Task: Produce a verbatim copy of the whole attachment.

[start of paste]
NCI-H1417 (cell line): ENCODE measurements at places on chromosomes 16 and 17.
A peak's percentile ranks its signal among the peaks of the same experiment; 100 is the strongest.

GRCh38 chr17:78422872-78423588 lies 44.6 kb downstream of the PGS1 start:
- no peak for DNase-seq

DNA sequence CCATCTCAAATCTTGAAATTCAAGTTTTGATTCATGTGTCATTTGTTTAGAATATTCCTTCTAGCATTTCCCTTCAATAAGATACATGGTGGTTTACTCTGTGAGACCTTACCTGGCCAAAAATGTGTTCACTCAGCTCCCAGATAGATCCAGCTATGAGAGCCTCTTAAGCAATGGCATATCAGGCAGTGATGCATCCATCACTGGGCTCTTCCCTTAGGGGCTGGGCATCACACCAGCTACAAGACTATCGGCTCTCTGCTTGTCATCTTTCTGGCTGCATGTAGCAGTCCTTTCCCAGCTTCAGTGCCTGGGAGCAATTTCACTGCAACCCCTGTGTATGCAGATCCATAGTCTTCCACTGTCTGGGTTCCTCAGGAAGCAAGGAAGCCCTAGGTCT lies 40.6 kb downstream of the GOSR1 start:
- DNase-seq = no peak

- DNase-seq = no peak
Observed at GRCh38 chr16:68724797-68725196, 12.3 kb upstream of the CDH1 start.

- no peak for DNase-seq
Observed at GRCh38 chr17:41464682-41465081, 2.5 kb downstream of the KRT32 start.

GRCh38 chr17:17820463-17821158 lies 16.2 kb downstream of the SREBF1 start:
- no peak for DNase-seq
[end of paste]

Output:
NCI-H1417 (cell line): ENCODE measurements at places on chromosomes 16 and 17.
A peak's percentile ranks its signal among the peaks of the same experiment; 100 is the strongest.

GRCh38 chr17:78422872-78423588 lies 44.6 kb downstream of the PGS1 start:
- no peak for DNase-seq

DNA sequence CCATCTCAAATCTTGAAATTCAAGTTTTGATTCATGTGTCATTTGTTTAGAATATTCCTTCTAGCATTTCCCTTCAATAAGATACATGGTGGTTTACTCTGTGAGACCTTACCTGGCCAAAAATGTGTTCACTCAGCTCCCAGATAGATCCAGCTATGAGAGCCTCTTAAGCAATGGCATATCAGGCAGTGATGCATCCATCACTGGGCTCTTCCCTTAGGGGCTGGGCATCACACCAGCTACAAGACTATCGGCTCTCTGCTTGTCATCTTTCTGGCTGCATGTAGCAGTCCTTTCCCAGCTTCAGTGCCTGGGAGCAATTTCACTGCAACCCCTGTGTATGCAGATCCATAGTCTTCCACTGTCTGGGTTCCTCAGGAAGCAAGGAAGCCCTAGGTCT lies 40.6 kb downstream of the GOSR1 start:
- DNase-seq = no peak

- DNase-seq = no peak
Observed at GRCh38 chr16:68724797-68725196, 12.3 kb upstream of the CDH1 start.

- no peak for DNase-seq
Observed at GRCh38 chr17:41464682-41465081, 2.5 kb downstream of the KRT32 start.

GRCh38 chr17:17820463-17821158 lies 16.2 kb downstream of the SREBF1 start:
- no peak for DNase-seq